Symmetry reduction for dynamic programming\thanksreffootnoteinfo

Symmetry reduction for dynamic programming\thanksreffootnoteinfo

Abstract

We present a method of exploiting symmetries of discrete-time optimal control problems to reduce the dimensionality of dynamic programming iterations. The results are derived for systems with continuous state variables, and can be applied to systems with continuous or discrete symmetry groups. We prove that symmetries of the state update equation and stage costs induce corresponding symmetries of the optimal cost function and the optimal policies. We then provide a general framework for computing the optimal cost function based on gridding a space of lower dimension than the original state space. This method does not require algebraic manipulation of the state update equations; it only requires knowledge of the symmetries that the state update equations possess. Since the method can be performed without any knowledge of the state update map beyond being able to evaluate it and verify its symmetries, this enables the method to be applied in a wide range of application problems. We illustrate these results on two six-dimensional optimal control problems that are computationally difficult to solve by dynamic programming without symmetry reduction.

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footnoteinfo]A preliminary version of this work was presented at the 2017 American Control Conference. Corresponding author J. Maidens.

Berkeley]John Maidens, Safran]Axel Barrau, Mines]Silvère Bonnabel, and Berkeley]Murat Arcak

ptimal control; Dynamic programming; Invariant systems; Model reduction; Path planning; Medical applications

1 Introduction

The dynamic programming algorithm for computing optimal control policies has, since its development, been known to suffer from the “curse of dimensionality” (Bellman, 1957). Its applicability in practice is typically limited to systems with four or five continuous state variables because the number of points required to grid a space of continuous state variables increases exponentially with the state dimension . This complexity has led to a collection of algorithms for approximate dynamic programming, which scale to systems with larger state dimension but lack the guarantees of global optimality of the solution associated with the original dynamic programming algorithm (Bellman and Dreyfus, 1959; Bertsekas, 2012; Powell, 2007, 2016).

In practice, many real-world systems exhibit symmetries that can be exploited to reduce the complexity of system models. Symmetry reduction has found applications in fields ranging from differential equations (Clarksonz and Mansfield, 1994; Bluman and Kumei, 2013) to model checking (Emerson and Sistla, 1996; Kwiatkowska et al., 2006). In control engineering, symmetries have been exploited to improve control of mechanical systems (Marsden et al., 1990; Bloch et al., 1996; Bullo and Murray, 1999), develop more reliable state estimators (Barrau and Bonnabel, 2014), study the controllability of multiagent systems (Rahmani et al., 2009) and to reduce the complexity of stability and performance certification for interconnected systems (Arcak et al., 2016; Rufino Ferreira et al., 2017). Symmetry reduction has also been applied to the computation of optimal control policies for continuous-time systems in (Grizzle and Marcus, 1984; Ohsawa, 2013) and Markov decision processes (MDPs) in (Zinkevich and Balch, 2001; Narayanamurthy and Ravindran, 2007).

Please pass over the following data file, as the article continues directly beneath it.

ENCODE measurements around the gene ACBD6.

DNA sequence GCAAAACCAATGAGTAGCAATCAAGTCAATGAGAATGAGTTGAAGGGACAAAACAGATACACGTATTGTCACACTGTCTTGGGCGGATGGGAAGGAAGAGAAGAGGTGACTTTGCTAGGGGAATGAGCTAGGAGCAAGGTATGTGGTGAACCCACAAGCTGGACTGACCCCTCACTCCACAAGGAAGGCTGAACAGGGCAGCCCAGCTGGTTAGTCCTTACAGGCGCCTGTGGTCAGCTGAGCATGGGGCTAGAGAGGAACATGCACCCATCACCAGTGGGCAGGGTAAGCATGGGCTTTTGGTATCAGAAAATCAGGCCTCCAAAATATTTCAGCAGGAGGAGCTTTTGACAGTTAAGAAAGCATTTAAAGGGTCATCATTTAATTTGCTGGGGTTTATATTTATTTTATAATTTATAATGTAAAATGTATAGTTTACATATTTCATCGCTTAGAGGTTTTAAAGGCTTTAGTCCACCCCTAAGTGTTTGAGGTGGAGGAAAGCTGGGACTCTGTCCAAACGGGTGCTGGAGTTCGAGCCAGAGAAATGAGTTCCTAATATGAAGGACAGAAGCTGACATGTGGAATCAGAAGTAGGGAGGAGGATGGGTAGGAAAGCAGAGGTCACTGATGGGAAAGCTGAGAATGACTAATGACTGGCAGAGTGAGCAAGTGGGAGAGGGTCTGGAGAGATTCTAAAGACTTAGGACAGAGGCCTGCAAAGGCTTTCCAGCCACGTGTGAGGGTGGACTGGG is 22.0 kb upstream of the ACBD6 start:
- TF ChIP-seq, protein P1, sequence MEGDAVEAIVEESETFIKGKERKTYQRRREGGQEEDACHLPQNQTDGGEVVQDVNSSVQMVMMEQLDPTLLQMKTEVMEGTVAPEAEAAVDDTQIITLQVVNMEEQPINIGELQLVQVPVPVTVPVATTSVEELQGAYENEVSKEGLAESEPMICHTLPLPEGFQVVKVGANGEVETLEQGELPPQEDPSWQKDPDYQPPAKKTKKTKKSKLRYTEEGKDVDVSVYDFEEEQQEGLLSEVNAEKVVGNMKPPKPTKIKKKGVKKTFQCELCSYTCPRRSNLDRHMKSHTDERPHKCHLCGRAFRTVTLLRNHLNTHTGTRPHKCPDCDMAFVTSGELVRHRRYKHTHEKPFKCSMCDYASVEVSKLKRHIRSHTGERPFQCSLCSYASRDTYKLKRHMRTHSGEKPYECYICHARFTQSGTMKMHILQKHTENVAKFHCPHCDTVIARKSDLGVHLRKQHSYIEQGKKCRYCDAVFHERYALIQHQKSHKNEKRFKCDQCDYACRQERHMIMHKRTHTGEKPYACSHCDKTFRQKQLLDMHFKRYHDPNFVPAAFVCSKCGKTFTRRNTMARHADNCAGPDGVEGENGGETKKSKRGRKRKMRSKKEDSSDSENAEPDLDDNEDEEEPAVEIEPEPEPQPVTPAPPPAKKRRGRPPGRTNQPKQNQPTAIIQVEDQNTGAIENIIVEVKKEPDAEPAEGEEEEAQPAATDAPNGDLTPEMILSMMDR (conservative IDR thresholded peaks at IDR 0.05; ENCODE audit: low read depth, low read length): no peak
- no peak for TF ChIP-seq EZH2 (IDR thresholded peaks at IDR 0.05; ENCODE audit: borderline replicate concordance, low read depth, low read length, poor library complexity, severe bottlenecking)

In this paper, we present a theory of symmetry reduction for the optimal control of discrete-time, stochastic nonlinear systems with continuous state variables. This reduction allows dynamic programming to be performed in a lower-dimensional state space. Since the computational complexity of a dynamic programming iteration increases exponentially with state dimension, this reduction significantly decreases computational burden. Further, our proposed method does not rely on an explicit transformation of the state update equations, making the method applicable in situations where a such a transformation is difficult or impossible to find analytically.

We present two theorems that summarize our method of symmetry reduction. Theorem 3.1 describes how symmetries of the system dynamics imply symmetries of the optimal cost and optimal policy functions. Theorem 3.2 then describes a method of computing the cost function based on reduced coordinate system that depends on fewer state variables.

This paper builds on the work we presented in the conference paper (Maidens et al., 2017). The most substantial improvement is the additional theoretical results presented in Sections 2.3 and 3.2. The conference version presented an ad hoc symmetry reduction for a magnetic resonance imaging (MRI) application, but did not provide a general methodology for computing the coordinate reduction. This paper addresses this shortcoming by presenting a general method based on the moving frame formalism, which leads to the general symmetry reduction formula presented in Theorem 3.2. Additionally, the MRI example has been reworked to match this new formalism, and the numerical implementation and graphs of the numerical solution have been improved. We have also included two new extensions of this formalism to the case of equivariant costs in Section 3.3 and to the synchronization problem of stochastic dynamic systems on matrix groups in Section 3.4, along with examples to illustrate the algorithm in these contexts.